Saturday, 29 September 2012

6 Million in Singapore? Got enough oxygen to breathe or not?

6 Million in Singapore? I think even after the last elections, the PAP still does not get it !
They promised calibrated imports and reduction in work passes, but as time goes by there continues to be weak justifications and lame excuses on why we need more foreigners and why Singapore can squeeze more people in!!!!

WAKE UP! We do not want a country with 50% foreigners and 50% Singaporeans! And where everyone is struggling to breathe!
Singaporeans will definitely drop your votes in the next elections...mark my words....

Future MRT Train services...

Monday, 24 September 2012

Will Singapore follow Hong Kong to cap maximum loan tenor?

Will Singapore follow Hong Kong to cap maximum loan tenor?

Minister Khaw should !!

A recap of Hong Kong latest measures. The measures implemented by Hong Kong for mortgage applicants that have at least one existing mortgage are: a) debt-servicing ratio will be lowered to a maximum of 40% (previously 50%), and b) for mortgages assessed on applicant’s net worth, maximum loan-to-value (LTV) is lowered from 40% to 30% (applicants derive income from overseas, then LTV ratio is reduced by 20ppt). For all new mortgage applicants, the maximum loan term is now capped at 30 years.
The measures, if implemented, will have a bigger impact in Singapore than Hong Kong. The reduction in affordability would impact investment mass market demand negatively. However, the impact on the high-end segment is likely to be muted as buyers are generally cash-rich.

Sunday, 16 September 2012

Sunday, 2 September 2012

Singapore land for Singaporeans

When will Singapore do the same??!!! It is long over due!!!
! Singapore land for Singaporeans !

The leader of Hong Kong announced on Thursday that after years of price rises caused by an influx of rich buyers from mainland China, there will be measures put in place to prioritise the property market for local buyers. The chief executive, Leung Chun-ying said that he has instructed officials to make drafts for laws that would restrict the sales of certain properties to only Hong Kong residents, a measure being dubbed the ‘Hong Kong land for Hong Kong people’ policy, reported Asia One Business yesterday. 
This is to give priority to the housing need of the local residents,” said Leung.
 “We will continue to monitor the property market closely and introduce more measures if necessary,” he added.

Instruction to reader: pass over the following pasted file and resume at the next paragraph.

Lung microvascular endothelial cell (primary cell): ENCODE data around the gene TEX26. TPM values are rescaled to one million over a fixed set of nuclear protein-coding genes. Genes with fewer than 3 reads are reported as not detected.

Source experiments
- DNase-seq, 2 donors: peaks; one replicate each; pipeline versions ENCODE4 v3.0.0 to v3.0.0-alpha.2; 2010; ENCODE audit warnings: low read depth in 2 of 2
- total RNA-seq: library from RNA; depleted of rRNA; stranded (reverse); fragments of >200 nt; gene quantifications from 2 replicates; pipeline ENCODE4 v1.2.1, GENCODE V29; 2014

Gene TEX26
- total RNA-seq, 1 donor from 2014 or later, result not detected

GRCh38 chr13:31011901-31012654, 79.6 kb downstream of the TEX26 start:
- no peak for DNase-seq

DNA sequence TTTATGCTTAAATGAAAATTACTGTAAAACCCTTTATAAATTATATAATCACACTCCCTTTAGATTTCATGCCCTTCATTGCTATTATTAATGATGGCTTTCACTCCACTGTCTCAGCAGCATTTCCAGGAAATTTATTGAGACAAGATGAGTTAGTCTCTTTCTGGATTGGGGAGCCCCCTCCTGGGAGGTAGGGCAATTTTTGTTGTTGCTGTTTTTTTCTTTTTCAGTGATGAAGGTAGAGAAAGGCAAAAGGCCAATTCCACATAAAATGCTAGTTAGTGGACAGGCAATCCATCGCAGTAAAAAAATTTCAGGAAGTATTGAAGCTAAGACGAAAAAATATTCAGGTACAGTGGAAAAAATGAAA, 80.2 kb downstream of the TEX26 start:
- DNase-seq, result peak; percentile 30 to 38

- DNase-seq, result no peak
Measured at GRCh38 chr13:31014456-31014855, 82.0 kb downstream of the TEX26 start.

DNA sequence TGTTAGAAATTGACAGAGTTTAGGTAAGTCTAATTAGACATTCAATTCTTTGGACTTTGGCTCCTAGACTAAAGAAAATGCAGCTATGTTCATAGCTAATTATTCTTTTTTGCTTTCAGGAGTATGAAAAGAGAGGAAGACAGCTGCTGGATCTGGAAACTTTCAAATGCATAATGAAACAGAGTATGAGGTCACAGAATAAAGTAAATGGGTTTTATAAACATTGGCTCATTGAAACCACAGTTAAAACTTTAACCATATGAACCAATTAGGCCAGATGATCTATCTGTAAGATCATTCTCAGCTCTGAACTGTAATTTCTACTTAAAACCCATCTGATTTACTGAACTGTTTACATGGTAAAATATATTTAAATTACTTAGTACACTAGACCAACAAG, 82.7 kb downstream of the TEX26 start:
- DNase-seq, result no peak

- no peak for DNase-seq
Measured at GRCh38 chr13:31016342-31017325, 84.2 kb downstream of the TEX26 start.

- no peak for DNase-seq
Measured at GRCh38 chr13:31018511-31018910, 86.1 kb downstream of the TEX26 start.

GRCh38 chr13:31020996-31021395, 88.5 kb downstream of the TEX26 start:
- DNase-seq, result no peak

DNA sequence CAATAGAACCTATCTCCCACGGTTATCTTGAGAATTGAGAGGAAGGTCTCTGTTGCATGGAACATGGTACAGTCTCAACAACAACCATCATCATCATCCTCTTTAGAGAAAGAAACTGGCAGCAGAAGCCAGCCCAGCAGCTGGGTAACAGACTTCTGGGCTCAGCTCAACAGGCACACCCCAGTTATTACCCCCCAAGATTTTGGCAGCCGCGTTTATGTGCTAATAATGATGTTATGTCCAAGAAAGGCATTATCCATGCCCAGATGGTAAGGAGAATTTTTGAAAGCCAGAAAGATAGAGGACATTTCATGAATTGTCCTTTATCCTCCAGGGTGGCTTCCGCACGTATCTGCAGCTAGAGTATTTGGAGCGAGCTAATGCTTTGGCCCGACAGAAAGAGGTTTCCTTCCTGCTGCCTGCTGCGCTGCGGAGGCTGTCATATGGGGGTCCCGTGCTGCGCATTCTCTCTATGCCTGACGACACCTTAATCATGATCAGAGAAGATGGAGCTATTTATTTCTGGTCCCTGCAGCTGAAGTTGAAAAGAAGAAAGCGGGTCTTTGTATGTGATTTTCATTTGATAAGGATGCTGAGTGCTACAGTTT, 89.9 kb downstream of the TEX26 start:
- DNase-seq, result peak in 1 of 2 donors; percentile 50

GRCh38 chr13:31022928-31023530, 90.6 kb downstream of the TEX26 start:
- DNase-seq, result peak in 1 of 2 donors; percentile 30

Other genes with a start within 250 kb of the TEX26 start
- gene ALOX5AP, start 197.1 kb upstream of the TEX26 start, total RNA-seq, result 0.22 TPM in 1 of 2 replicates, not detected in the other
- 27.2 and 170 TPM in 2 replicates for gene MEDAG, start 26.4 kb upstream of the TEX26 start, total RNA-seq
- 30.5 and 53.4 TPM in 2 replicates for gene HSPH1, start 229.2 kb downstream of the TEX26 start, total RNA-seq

Leung told reporters that the measures of the policy would include converting 36 sites from government and public-use buildings into residential buildings in order to boost land supply, providing space for an additional 12,000 residential units. Also included in the plans are measures to speed up approval for permitting the private selling of homes which would provide an additional 65,000 units during the next three to four years. The city has been constantly attempting to curb its increasing property prices, since home ownership is becoming beyond the reach of even the upper-middle class, a phenomenon which is fuelling public discontent.
Although Hong Kong has always been famous for its immensely high rents and rich tycoons, it is only in the last few years that property prices have surged, partly because of record low interest rates and partly due to wealthy investors from mainland China buying up homes at a rapid rate. Some analysts however, have said that the new policy plans will not be enough to keep the housing market in check.
“While the pledge to introduce more land in order to improve longer-term supply is welcome, the immediate impact appears limited, judging by the small amount of supply that will come through soon,” said Standard Chartered.
“Overall, we think the latest measures will at best help to calm the market,” added the bank in a research note.
According to Dow Jones Newswires, this year alone has seen the average price of homes in the city rise by approximately 13 percent. It has been reported that a luxury apartment in the city was sold for HKD470 million (US$60,598,040), making Hong Kong home to the most expensive condominium in Asia and the world’s second most expensive apartment outside of One Hyde Park in London.